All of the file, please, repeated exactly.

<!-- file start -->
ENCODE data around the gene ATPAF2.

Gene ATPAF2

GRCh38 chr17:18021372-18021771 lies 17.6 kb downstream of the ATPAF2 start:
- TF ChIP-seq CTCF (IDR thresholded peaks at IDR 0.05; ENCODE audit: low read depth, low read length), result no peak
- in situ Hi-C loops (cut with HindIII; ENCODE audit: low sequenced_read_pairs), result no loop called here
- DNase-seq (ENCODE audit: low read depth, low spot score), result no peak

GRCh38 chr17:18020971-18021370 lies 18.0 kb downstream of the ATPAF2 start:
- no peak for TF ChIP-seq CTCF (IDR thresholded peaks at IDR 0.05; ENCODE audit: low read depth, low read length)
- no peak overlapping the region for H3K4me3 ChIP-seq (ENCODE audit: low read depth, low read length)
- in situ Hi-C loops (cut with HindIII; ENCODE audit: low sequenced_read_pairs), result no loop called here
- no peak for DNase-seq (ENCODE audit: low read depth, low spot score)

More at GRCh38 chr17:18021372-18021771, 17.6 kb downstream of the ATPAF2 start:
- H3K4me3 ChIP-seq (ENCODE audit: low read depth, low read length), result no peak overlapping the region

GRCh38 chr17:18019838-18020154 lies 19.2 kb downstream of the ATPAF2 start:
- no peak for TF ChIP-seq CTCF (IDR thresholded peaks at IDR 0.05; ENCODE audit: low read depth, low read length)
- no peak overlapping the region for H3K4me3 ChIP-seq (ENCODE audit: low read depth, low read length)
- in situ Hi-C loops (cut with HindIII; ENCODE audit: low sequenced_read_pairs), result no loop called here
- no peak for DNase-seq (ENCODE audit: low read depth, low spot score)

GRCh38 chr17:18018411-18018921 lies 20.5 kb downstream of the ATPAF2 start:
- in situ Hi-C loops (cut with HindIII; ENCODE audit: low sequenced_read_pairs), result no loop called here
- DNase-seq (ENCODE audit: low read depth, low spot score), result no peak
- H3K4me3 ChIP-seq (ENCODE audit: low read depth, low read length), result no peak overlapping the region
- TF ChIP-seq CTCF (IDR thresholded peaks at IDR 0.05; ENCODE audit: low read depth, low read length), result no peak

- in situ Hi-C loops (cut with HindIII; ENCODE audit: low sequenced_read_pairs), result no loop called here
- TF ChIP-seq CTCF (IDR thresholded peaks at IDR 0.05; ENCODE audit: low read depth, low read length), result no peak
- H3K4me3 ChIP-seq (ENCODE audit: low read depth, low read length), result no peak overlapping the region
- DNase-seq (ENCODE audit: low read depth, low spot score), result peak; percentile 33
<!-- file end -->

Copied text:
ENCODE data around the gene ATPAF2.

Gene ATPAF2

GRCh38 chr17:18021372-18021771 lies 17.6 kb downstream of the ATPAF2 start:
- TF ChIP-seq CTCF (IDR thresholded peaks at IDR 0.05; ENCODE audit: low read depth, low read length), result no peak
- in situ Hi-C loops (cut with HindIII; ENCODE audit: low sequenced_read_pairs), result no loop called here
- DNase-seq (ENCODE audit: low read depth, low spot score), result no peak

GRCh38 chr17:18020971-18021370 lies 18.0 kb downstream of the ATPAF2 start:
- no peak for TF ChIP-seq CTCF (IDR thresholded peaks at IDR 0.05; ENCODE audit: low read depth, low read length)
- no peak overlapping the region for H3K4me3 ChIP-seq (ENCODE audit: low read depth, low read length)
- in situ Hi-C loops (cut with HindIII; ENCODE audit: low sequenced_read_pairs), result no loop called here
- no peak for DNase-seq (ENCODE audit: low read depth, low spot score)

More at GRCh38 chr17:18021372-18021771, 17.6 kb downstream of the ATPAF2 start:
- H3K4me3 ChIP-seq (ENCODE audit: low read depth, low read length), result no peak overlapping the region

GRCh38 chr17:18019838-18020154 lies 19.2 kb downstream of the ATPAF2 start:
- no peak for TF ChIP-seq CTCF (IDR thresholded peaks at IDR 0.05; ENCODE audit: low read depth, low read length)
- no peak overlapping the region for H3K4me3 ChIP-seq (ENCODE audit: low read depth, low read length)
- in situ Hi-C loops (cut with HindIII; ENCODE audit: low sequenced_read_pairs), result no loop called here
- no peak for DNase-seq (ENCODE audit: low read depth, low spot score)

GRCh38 chr17:18018411-18018921 lies 20.5 kb downstream of the ATPAF2 start:
- in situ Hi-C loops (cut with HindIII; ENCODE audit: low sequenced_read_pairs), result no loop called here
- DNase-seq (ENCODE audit: low read depth, low spot score), result no peak
- H3K4me3 ChIP-seq (ENCODE audit: low read depth, low read length), result no peak overlapping the region
- TF ChIP-seq CTCF (IDR thresholded peaks at IDR 0.05; ENCODE audit: low read depth, low read length), result no peak

- in situ Hi-C loops (cut with HindIII; ENCODE audit: low sequenced_read_pairs), result no loop called here
- TF ChIP-seq CTCF (IDR thresholded peaks at IDR 0.05; ENCODE audit: low read depth, low read length), result no peak
- H3K4me3 ChIP-seq (ENCODE audit: low read depth, low read length), result no peak overlapping the region
- DNase-seq (ENCODE audit: low read depth, low spot score), result peak; percentile 33